Genetic Testing For Mental Health Medication Success

Finding the right mental health medication can be a grueling challenge. With so many different medications to treat myriad symptoms, it can often take months or even years to find the most effective medication for a patient. With this in mind, researchers from the L.G. Skaggs Institute for Health Innovation at the University of Montana’s College of Health have conducted research on how genetic make-up could contribute to finding the right medication.

These researchers have identified genetic factors associated with different reactions from certain mental health medications. This practice of pharmacogenetics could save months of frustration for potential patients by identifying what medicines react best with their genetics and offering enhanced statistics on their rates of success.

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The institute hopes to become Montana’s main hub for pharmacogenetics in metal health. It aims to amend the lack of access to adequate mental healthcare for rural communities throughout the state, even aiming to provide consultations via telehealth services. Students at the institute have been using the COVID-19 pandemic as a training tool in telehealth as they prepare for the launch of these new services.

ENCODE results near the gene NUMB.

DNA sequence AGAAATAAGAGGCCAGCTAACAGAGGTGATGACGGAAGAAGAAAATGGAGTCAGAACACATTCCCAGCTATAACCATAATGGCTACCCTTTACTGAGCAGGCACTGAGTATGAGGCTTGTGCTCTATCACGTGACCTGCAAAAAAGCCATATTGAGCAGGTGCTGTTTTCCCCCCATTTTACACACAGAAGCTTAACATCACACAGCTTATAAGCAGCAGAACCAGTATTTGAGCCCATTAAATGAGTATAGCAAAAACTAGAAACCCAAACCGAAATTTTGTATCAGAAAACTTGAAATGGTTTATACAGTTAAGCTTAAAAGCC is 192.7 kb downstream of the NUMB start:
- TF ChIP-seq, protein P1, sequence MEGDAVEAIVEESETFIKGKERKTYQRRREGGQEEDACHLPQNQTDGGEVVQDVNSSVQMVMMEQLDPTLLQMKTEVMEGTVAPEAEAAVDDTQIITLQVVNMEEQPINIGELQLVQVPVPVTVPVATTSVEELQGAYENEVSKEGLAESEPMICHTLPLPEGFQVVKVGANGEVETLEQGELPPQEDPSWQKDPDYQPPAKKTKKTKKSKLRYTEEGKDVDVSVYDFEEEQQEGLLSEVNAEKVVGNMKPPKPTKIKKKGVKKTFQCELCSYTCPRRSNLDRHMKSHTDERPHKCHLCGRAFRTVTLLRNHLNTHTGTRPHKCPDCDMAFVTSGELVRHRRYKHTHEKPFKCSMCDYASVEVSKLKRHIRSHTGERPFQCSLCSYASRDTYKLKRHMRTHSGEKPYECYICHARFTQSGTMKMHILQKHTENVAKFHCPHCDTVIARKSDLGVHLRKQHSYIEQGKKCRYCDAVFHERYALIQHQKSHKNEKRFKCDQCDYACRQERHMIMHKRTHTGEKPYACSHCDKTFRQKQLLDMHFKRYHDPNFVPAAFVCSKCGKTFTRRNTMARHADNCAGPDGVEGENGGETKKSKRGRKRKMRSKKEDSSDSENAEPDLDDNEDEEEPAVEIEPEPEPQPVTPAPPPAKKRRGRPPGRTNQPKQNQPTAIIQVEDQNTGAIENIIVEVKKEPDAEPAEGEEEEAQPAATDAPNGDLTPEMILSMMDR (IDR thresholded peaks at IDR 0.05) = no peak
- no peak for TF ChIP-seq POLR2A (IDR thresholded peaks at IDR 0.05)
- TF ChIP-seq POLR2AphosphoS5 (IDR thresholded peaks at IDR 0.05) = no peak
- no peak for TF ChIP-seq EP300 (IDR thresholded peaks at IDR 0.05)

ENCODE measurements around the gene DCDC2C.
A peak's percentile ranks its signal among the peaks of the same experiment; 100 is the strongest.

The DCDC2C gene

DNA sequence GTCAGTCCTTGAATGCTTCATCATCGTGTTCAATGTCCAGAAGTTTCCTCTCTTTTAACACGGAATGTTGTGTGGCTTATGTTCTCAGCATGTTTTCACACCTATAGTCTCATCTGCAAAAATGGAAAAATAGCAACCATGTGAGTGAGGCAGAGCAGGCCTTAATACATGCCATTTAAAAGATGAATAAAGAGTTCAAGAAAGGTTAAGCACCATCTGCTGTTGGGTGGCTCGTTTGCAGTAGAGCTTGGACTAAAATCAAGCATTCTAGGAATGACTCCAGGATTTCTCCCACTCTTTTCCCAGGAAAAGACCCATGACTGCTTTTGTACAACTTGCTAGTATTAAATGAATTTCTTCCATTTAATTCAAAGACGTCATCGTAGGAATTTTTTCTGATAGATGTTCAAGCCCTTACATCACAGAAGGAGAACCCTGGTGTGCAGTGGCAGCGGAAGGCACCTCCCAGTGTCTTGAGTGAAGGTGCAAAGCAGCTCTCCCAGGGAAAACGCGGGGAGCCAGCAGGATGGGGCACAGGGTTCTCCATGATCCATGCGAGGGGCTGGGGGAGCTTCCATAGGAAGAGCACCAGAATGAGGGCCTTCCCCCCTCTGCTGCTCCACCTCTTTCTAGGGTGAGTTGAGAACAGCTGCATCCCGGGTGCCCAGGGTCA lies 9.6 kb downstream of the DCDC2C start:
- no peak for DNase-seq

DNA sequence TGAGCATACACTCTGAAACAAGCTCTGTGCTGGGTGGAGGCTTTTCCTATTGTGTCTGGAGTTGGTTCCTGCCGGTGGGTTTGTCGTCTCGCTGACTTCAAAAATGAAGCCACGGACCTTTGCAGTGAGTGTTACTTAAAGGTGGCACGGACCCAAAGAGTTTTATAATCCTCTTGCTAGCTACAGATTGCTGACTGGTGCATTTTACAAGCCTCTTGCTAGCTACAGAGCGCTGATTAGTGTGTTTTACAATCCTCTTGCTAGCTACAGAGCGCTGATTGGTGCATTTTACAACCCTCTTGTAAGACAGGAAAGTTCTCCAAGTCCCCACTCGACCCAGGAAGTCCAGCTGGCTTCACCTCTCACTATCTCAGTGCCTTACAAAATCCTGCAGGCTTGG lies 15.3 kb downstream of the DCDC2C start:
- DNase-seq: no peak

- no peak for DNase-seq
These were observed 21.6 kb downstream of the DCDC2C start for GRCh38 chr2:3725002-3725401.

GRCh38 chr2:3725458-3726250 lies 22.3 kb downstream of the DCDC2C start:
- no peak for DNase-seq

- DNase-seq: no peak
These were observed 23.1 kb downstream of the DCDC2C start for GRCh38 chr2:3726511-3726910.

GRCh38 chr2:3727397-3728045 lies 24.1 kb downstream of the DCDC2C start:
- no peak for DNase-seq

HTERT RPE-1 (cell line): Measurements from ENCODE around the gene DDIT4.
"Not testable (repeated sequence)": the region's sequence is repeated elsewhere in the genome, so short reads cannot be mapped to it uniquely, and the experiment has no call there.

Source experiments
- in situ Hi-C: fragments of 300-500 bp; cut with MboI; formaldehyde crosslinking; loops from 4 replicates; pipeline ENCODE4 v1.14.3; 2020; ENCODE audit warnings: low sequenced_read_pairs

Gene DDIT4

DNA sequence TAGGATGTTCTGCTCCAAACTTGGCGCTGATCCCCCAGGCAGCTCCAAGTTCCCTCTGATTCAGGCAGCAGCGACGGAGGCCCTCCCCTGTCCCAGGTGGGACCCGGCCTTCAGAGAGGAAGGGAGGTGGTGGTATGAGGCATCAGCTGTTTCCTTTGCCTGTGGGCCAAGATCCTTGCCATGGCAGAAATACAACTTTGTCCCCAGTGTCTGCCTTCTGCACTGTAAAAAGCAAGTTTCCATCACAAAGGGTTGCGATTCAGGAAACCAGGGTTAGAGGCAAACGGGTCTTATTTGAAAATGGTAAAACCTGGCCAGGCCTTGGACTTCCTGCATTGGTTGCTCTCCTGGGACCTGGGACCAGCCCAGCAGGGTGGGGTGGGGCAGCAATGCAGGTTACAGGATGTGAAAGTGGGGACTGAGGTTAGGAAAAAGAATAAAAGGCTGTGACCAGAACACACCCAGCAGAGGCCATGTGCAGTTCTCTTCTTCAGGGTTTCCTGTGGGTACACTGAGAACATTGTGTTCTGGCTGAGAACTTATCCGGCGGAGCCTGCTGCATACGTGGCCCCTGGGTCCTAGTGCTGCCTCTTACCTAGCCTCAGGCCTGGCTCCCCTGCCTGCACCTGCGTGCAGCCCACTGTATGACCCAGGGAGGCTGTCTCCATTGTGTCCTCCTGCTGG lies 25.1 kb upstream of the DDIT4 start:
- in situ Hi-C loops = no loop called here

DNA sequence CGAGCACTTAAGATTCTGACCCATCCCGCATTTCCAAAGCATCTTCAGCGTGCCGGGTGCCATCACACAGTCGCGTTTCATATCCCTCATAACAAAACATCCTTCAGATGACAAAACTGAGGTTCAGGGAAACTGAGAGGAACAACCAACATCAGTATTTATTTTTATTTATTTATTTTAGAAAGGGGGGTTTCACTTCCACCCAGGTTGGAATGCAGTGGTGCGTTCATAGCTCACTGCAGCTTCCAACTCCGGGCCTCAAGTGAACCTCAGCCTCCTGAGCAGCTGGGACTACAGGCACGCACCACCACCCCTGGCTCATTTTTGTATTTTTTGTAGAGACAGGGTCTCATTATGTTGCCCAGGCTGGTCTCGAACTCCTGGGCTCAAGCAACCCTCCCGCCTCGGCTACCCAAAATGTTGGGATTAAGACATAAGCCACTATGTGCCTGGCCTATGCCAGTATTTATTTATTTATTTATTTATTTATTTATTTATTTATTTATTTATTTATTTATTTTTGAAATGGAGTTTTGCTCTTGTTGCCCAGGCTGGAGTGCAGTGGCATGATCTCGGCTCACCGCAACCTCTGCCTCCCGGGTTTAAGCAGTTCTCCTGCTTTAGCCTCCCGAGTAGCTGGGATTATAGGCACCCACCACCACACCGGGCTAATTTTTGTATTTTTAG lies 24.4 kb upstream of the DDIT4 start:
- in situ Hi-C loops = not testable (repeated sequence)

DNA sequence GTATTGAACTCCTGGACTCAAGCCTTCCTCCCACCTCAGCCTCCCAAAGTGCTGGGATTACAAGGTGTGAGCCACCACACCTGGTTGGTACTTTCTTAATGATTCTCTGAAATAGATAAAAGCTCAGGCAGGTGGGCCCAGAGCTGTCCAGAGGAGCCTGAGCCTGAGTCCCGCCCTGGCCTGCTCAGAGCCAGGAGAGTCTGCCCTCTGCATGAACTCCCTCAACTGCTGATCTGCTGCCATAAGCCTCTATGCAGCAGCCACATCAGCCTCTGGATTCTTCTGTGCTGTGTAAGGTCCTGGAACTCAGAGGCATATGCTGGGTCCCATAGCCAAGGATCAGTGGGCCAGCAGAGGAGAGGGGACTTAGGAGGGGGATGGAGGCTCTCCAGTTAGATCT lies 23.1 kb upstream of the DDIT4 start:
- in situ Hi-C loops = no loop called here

Erica Woodahl, professor at UM Skaggs School of Pharmacy has been studying pharmacogenetics for nearly 15 years, and is now taking her research to the newly opened Institute, eager to see an expansion in the field. She says that a goal of the Institute will be to eventually include more professions from the College of Health, as well as integrating outside disciplines such as humanities to help develop a well-rounded approach to mental health.

“Pharmacogenetics is a field that is being implemented in the country, but mostly in large academic medical centers and in large metropolitan areas,” said Woodahl. “One of the first goals of this new institute is to offer this to Montanans who otherwise have been left out of this sort of revolution in health care.”

Later this year, the Institute hopes to begin issuing consultations to local healthcare providers that are interested in incorporating pharmacogenetics into their included services. Eventually they will be available throughout the state.